- Iowa state law requires the teaching of sexuality education, though curricula are not required to be comprehensive, nor is it required to include instruction on consent. It must, however, be medically accurate.
- All sex ed instruction must be free of bias based on race, ethnicity, sexual orientation, or gender.
- SF 496 was enacted in 2023. It requires parental permission for students to participate in Youth Risk Behavior Surveillance. It prohibits any instruction or programming related to gender identity or sexual orientation in grades K-6th grade. It strikes the requirement for schools to teach about AIDS and HPV. It requires schools to develop a K-12 library program that only contains “age appropriate materials” aligned with the achievement goals of state. It defines “age appropriate” as not having any mention or reference to a “sex act.” And it requires curriculum transparence procedures.
- Parents or guardians may remove their children from any part of health education courses if the course conflicts with the student’s religious beliefs. This is referred to as an “opt-out” policy.
- Iowa Code 256.11 mandates that research-based, age-appropriate health education be taught in grades K–12, and must include information on communicable diseases.
- Iowa provides the Iowa Core: K-12 21st Century Skills as guidance for curricula development. The only mention of sexual health in the standards is for students to be able to “describe the interrelationships of the wellness dimensions: physical, emotional, intellectual, environmental, social, sexual, and spiritual wellness during adolescence.”
Bills to Watch
- HF 361 was introduced in 2023. It would prohibit the dissemination of “obscene materials” in schools and create actions to determine what is considered “obscene.”
- SF 81 was introduced in 2023. It would prohibit schools and higher ed institutions from instructing or promoting “divisive concepts.”
- HB 486 was introduced in 2023. It would establish fundamental parental rights.
- HF 480 was introduced in 2023. It would add the instruction of inclusive human sexuality and effectiveness of contraceptive methods such as condoms, contraceptive implants, and IUDs to the human growth and development curriculum.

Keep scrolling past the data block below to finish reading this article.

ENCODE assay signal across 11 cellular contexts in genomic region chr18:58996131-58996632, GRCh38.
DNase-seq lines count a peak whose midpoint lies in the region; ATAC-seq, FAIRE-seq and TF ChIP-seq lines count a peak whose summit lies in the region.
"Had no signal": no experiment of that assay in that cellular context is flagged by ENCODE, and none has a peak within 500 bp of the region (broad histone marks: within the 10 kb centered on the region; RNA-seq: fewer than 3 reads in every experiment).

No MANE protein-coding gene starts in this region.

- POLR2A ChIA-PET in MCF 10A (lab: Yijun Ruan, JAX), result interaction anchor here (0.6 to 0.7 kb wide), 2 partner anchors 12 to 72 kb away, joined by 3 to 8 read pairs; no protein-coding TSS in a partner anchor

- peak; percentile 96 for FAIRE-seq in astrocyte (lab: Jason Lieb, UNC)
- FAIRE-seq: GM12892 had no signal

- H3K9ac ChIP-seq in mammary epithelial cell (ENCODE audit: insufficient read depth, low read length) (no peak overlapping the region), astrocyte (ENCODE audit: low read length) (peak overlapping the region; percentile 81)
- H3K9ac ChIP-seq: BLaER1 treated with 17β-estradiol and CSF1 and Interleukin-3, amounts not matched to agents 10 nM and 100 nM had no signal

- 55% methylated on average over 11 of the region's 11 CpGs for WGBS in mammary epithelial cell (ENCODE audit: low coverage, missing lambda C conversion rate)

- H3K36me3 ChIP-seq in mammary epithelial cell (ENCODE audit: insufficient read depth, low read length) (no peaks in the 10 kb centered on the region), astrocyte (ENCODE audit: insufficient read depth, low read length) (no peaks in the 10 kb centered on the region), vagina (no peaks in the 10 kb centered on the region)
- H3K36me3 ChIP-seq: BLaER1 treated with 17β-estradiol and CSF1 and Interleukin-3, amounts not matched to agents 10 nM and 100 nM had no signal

- HSB 222 was introduced in 2023. It would require lessons on human growth and development to be age appropriate and research based, remove any mention of AIDS and HPV from lessons, restrict human sexuality instruction to grades 4-12, remove lessons on sexual orientation and gender identity, establish parental rights in education, and more.
- HF 348 passed the House in 2023, and now moves onto the Senate. It would prohibit instruction on gender identity and sexual orientation in grades K-6, prohibit human growth and development instruction in grades nK-6 from including any material or survey or program related to sexual orientation and gender identity, and would add protection and the coverage of legal fees for any schools that faced a civil action suit for implementing this.
- HF 620 was introduced (under a different number), in 2023, was approved by committee, and now moves onto the House. It would prohibit schools from taking disciplinary action against students and employees who use the “legal” name of a student or employee or refuse to use their preferred pronouns.
- SF 159 was introduced in 2023. It would require human growth and development instruction to be “age appropriate and research-based.” This instruction would include information on human sexuality, self-esteem, stress management, interpersonal relationships, domestic abuse, HPV and the availability of a vaccine to prevent HPV, and acquired immune deficiency syndrome. It would prohibit instruction and any surveys on sexual orientation and gender identity in grades K-8.
- SF 83 was introduced in 2023. It would prohibit instruction on gender identity from grades K-8.
- SF 66 was introduced in 2023. It would require health education in grades K-6 to include identifying parts of the body, to be age-appropriate and research-based, and to cover empathy and respecting boundaries. It would require health education in grades 7-12 to cover consent and sexual violence prevention.
Some Sex Ed Advocates Within the State
For more detailed information on how various districts in the state have been implementing these standards — and for recent legislation — you can read SIECUS’s Iowa profile.